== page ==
Actually I have used the SDK as well as RapidMind's, and that's why I know it still has alot of troubles (for me it was with some DLLs) although seems less of an issue with Linux. It's more robust than RM, but RM is a little more flexible and can be used on both CPUs and GPUS. You cannot simply drop in arbitrary code into CUDA though you still need to re-learn for it for all the 'special case / exceptions' like length, it's still a C front end for access to the core. CUDA 2.0 improved alot from the early days when it was problematic as heck, but your statements, like the other ones you make, oversimplify it, and pretend that nV is the only one that could do it as if it were a hardware limit and not a software interface limitation of the compiler. And sofar CAL looks to be even more powerful overall, but the learning-curve is ridiculously daunting.

Quote:
But a lot of people like me do care. GPU is not only for gfx and it can help for ton other things.


But it's irrelevant to the thread or even your initial use for it (transcoding) because others can do the same without CUDA so who cares if nV has dedicated transistors. If in the end the the task is completed as efficiently or more so, it doesn't matter if it's because of dedicated hardware or raw power. I don't care if it's doign AA in shader or dedicated hardware as long as the result is the same and one is faster than the other. That's why, it's of note, but it's no more important than telling the OP he should buy the HD4K because it does Raycasting faster. Unless that's specifically what he's asking about it's even less important than Tesselation let alone DX10.1.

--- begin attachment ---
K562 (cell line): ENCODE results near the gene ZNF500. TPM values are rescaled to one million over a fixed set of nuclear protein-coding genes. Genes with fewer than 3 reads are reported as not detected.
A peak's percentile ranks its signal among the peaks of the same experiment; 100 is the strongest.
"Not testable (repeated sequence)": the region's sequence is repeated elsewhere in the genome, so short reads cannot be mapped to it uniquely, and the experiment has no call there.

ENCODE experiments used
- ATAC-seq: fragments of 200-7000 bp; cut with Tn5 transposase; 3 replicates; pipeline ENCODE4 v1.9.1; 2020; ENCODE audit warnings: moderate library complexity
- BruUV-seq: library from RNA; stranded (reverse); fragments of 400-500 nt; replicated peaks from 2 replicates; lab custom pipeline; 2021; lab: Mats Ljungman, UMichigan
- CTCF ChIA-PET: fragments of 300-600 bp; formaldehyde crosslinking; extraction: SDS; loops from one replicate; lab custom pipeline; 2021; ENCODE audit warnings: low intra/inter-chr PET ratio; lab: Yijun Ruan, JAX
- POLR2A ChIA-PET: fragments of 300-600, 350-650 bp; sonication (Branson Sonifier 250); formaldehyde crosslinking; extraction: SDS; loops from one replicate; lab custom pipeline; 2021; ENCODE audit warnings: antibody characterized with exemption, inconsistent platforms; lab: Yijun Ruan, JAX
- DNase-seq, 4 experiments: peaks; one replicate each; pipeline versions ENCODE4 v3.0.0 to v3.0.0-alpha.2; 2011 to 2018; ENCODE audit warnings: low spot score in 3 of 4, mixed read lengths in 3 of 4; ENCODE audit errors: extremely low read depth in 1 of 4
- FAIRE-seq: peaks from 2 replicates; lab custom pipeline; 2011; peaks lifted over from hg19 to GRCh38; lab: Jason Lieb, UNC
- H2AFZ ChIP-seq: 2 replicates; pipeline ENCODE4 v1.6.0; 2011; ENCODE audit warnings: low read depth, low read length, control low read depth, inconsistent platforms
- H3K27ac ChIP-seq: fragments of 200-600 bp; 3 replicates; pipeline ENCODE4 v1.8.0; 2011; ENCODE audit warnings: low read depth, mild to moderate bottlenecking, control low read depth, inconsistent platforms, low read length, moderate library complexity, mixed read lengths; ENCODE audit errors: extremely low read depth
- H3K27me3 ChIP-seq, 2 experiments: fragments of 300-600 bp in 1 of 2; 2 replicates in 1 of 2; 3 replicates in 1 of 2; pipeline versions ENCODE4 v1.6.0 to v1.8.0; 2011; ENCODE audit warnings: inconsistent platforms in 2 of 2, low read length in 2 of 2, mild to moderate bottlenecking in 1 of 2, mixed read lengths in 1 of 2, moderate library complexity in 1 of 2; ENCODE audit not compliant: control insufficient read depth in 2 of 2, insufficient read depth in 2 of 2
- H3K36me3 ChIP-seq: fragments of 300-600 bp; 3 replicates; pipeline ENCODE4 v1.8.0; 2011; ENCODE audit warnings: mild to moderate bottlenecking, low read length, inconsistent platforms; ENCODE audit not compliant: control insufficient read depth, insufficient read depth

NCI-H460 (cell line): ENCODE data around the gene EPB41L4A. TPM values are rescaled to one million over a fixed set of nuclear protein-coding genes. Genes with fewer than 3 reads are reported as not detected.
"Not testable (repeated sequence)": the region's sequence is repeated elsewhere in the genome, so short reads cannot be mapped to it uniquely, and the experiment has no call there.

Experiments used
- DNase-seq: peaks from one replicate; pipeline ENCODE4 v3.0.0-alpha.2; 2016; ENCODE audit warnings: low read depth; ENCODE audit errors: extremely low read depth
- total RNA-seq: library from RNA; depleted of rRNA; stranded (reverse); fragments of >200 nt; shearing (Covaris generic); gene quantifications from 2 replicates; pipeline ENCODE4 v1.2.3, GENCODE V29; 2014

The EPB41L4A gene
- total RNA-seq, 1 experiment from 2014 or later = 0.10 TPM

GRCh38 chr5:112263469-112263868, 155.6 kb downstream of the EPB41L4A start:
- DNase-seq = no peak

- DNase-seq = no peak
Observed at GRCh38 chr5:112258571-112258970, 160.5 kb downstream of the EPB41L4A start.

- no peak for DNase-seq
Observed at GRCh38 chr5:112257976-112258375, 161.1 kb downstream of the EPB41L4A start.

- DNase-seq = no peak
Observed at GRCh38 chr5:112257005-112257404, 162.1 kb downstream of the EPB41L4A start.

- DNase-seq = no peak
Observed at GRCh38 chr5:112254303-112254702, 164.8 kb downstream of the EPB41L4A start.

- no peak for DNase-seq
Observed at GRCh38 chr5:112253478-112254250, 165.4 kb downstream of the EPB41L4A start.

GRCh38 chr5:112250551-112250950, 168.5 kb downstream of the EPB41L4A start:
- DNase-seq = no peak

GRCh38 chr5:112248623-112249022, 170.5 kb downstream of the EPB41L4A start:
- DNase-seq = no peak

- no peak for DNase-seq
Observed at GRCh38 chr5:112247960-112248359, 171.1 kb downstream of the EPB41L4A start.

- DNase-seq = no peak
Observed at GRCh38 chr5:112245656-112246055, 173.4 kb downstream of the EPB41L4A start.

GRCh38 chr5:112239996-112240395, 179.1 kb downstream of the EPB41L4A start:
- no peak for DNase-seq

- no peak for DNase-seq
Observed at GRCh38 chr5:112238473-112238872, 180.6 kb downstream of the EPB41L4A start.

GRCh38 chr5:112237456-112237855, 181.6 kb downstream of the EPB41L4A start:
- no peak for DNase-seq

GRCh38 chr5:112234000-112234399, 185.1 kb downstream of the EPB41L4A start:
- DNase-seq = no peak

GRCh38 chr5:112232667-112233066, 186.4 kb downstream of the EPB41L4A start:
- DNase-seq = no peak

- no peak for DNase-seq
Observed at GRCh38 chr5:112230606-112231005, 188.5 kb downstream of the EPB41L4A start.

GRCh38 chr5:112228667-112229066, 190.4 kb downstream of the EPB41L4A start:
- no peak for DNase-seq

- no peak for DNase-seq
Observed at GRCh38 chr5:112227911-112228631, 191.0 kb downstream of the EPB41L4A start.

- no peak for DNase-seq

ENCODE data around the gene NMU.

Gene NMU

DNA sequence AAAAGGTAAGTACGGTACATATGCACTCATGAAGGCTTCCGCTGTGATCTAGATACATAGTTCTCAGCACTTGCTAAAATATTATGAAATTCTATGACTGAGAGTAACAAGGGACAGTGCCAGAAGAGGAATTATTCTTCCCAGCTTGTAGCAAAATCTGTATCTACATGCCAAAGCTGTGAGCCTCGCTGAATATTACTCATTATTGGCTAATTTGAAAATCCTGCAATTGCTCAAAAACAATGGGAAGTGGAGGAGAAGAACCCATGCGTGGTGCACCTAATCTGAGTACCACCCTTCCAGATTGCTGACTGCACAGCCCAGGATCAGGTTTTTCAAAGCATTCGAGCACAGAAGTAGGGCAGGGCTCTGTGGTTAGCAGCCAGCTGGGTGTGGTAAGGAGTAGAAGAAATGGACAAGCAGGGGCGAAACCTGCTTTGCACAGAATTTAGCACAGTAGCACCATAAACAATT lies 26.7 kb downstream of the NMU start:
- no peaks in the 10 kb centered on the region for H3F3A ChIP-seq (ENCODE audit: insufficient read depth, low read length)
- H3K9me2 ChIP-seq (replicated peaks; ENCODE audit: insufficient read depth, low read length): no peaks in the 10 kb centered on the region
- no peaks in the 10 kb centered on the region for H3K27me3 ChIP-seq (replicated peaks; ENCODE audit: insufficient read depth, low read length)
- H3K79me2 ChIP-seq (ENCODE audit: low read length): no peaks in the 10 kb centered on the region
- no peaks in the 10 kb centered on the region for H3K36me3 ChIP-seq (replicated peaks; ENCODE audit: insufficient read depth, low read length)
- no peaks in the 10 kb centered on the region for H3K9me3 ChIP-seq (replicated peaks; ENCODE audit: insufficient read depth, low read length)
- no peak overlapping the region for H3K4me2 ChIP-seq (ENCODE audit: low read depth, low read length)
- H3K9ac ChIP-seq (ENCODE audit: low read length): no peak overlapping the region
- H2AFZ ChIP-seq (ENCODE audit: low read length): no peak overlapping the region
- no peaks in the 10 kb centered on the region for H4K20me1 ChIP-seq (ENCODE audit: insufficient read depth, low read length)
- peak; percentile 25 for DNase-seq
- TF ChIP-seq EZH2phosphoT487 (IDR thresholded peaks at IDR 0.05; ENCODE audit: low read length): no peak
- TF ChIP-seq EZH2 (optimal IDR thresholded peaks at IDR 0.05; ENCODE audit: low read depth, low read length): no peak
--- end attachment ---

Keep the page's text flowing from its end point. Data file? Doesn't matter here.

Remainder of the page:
Quote:
No it does not. Havok FX has been talked about for as long as I can remember but it has not moved forward very much. I bet you that you won't see it coming out in the next year or so. Physx is the only option for GPU accelerated games NOW.


Which is still barely more than a tech-demo itself, not the underlying physics of either of it's big title games, and the ones it is underlying is CPU-only, just like Havoc.

Quote:
Even better. Just made my point for buying nvidia cards even stronger (maybe with an AMD CPU:)  ).


Once again you're skipping over the facts to colour your comments, you said it's Intel CPUs, whereas just like PhysX it's not limited to a specific architecture, as before nV has offered both CUDA and PhysX to AMD for their ATi hardware. And remember the PPU, essentially nV is just doing a wrapper treatment to make it work on the GPU. So is doesn't support your point it actually shows you myopic view of the reality that the things you are focusing on are software limits that can change if AMD so wihes (nV is offering AMD is not taking), my point i very contrary to yours.

Quote:
Coulda, woulda, shoulda :)  - right now and for the foreseable future it does not.


What like PhysX was GTX, then GF9 only? Oops for got to mention it's doable on the GF8600 and G92 based GF8800 too, now what?
Artificial limits are not the same as hardware limits, and you're confusing the two.

Quote:
Anyway, I admit of being an Nvidia fanboy so this conversation will get us nowhere. Just wanted to throw my 2 cents in.


Admiting you're a fanboi is the first step, the next is to let go of that, and then the final one is to be IHV and APP agnostic.

The biggest thing is if you were even a competent nV fanboi you would've discussed the benefits of the GTX260 from the start not just the GF9800GTX+ initially, because that's the only one that has value for the uses you later illustrate, the 9800GTX is pointless from that perspective it even more limited, especially with the lack of DP support, which for what you say you're focused on would be more important than the limited PhysX support.
!